New Orleans Mayor LaToya Cantrell on Tuesday declared a night-time curfew after Hurricane Ida left Louisiana and neighbouring states without power.
Ms Cantrell called it an effort to prevent crime as the entire city is out of electricity.
She expects the main power company Entergy will be able to provide some electricity to the city by Wednesday evening, but stressed that does not mean a quick, citywide restoration. Rather, she said, the energy company will be able to begin restoring its mangled distribution system of snapped poles and tangled lines.
She said residents would see progress, but also acknowledged frustration in the days ahead.
“We know it’s hot. We know we do not have any power and that continues to be a priority,” she told a news conference.
There was a glimmer of hope early Wednesday when Entergy announced its crews had turned “power on for some customers in Eastern New Orleans.” Still, power and water outages affected hundreds of thousands of people, many of them with no way to get immediate relief.
A company statement said reconnecting all of New Orleans “will still take time given the significant damage” to the city’s power grid.
Ida, one of the most powerful hurricanes ever to hit the US Gulf Coast, had weakened to a tropical depression by late Monday as it churned over Mississippi and Tennessee on Tuesday.
The storm, which slammed Louisiana with rain and killed at least two people, caused widespread power outages across Louisiana, Mississippi and Alabama, and prompted rescue operations in flooded communities around New Orleans.
By early Tuesday, more than one million customers remained without power in Louisiana, the PowerOutage website showed.
Residents in the hardest-hit areas could experience power outages for weeks, utility company Entergy said on Monday. Many water systems in the state were also out.
Officials in Jefferson Parish in the New Orleans metropolitan area asked residents to conserve water to prevent sewage system backups.
Adding to the misery was the steamy weather. A heat advisory was issued for New Orleans and the rest of the region, with forecasters saying the combination of high temperatures and humidity could make it feel like 41°C on Tuesday and 42°C on Wednesday.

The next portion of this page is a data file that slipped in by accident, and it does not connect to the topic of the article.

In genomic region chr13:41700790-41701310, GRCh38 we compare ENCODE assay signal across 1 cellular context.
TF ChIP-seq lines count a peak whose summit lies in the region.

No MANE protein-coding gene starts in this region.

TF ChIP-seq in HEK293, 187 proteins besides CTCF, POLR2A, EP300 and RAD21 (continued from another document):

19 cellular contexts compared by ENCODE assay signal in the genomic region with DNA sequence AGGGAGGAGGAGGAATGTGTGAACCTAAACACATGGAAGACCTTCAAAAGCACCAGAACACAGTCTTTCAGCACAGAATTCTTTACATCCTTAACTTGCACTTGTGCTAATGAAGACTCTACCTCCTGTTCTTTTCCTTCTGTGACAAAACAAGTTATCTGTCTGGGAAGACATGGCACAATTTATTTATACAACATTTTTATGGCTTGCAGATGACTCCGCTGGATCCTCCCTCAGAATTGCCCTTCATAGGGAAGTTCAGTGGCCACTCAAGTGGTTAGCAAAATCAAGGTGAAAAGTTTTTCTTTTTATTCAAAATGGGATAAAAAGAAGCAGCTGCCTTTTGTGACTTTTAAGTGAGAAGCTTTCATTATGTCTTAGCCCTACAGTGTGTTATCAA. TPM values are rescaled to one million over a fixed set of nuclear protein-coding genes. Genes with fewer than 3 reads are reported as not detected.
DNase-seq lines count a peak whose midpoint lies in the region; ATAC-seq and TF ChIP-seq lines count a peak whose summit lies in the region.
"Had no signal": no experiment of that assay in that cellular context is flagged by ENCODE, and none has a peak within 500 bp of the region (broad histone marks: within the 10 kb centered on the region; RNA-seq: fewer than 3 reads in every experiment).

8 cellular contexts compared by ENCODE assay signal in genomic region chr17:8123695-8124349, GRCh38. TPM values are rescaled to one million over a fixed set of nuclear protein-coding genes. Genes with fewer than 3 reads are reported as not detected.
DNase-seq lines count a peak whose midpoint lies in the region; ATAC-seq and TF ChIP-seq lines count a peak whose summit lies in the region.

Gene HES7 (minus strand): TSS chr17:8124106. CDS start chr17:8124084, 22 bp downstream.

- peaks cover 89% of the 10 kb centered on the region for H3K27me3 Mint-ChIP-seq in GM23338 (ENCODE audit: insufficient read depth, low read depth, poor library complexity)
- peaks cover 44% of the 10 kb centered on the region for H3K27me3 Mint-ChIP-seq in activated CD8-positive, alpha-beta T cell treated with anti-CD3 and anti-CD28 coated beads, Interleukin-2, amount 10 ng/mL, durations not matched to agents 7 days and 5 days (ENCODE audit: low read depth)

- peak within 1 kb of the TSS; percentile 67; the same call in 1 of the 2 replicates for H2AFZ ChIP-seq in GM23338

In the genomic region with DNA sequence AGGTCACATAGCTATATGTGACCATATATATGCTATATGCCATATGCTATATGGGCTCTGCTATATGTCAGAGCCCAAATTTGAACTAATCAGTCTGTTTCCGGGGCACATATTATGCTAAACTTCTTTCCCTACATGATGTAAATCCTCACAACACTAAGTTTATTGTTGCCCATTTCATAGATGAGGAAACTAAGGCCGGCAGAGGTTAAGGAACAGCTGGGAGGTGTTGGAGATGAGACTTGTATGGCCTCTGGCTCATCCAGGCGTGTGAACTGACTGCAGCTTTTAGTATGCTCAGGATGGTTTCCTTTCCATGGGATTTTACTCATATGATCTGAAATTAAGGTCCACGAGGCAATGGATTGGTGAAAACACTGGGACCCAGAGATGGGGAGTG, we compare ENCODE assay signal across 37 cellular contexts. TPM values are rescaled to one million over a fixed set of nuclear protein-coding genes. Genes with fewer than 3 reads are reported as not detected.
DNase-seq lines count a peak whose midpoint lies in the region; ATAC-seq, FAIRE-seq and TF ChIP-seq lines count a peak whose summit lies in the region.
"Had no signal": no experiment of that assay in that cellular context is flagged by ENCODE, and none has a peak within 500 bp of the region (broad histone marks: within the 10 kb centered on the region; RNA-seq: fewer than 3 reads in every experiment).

City officials announced seven places around New Orleans people could receive a meal and sit in air conditioning. The city is also using 70 transit buses as cooling sites and will have drive-through food, water and ice distribution locations set up on Wednesday, Ms Cantrell said.
Bonnaroo Music & Arts Festival in Tennessee moved to cancel its three-day festival scheduled to start on Thursday following the storm as organisers say the waterlogged festival grounds are unsafe for driving or camping.
Organisers added that tremendous rainfall over the past 24 hours — remnants of Ida’s powerful winds and rain — has saturated the paths and camping areas.
The festival had earlier warned fans that camping capacity would be reduced because of the rain, but by Tuesday afternoon, the festival said its central stage area was also waterlogged.
Two people were killed and 10 injured in a road collapse on a Mississippi motorway that probably was triggered by heavy rains unleashed by Hurricane Ida, officials said on Tuesday.
Three people among those injured were in critical condition, the Mississippi Highway Patrol reported. The collapse affected a portion of Highway 26 in George County, about 85 kilometres north-east of Biloxi.
“We've had a lot of rain with Ida, torrential,” Mississippi Highway Patrol officer Calvin Robertson said. “Part of the motorway just washed out.”
Seven vehicles plunged into a 15-metre ditch that resulted from the motorway collapse, local media reported.
Widespread flooding and power cuts also slowed efforts on Tuesday by energy firms to assess damages at oil production facilities, ports and refineries.
Climate change is fuelling deadly and disastrous weather across the globe, including stronger and more damaging hurricanes.
Ida made landfall on Sunday as a Category 4 hurricane, 16 years to the day after Hurricane Katrina, evoking memories of a disaster that killed more than 1,800 people in 2005 and devastated New Orleans.
But a $14.5 billion system of levees, flood gates and pumps designed after Katrina's devastation largely worked as designed during Ida, officials said, sparing New Orleans from the catastrophic flooding of 2005.
While search-and-rescue missions are focusing on those who sheltered in place, AFP reported that local officials urged people not to return to the area as there was a lack of services and trees, debris and downed power lines continue to pose a hazard.
“I know people are anxious to get back home, but I am urging you to wait until you get the all clear from your local officials. The storm may have passed but dangers still remain,” Louisiana Governor John Bel Edwards said at televised a press conference.
The state's healthcare systems also appeared to have largely escaped catastrophic damage at a time when Louisiana is reeling from a resurgence of Covid-19 infections that has strained hospitals.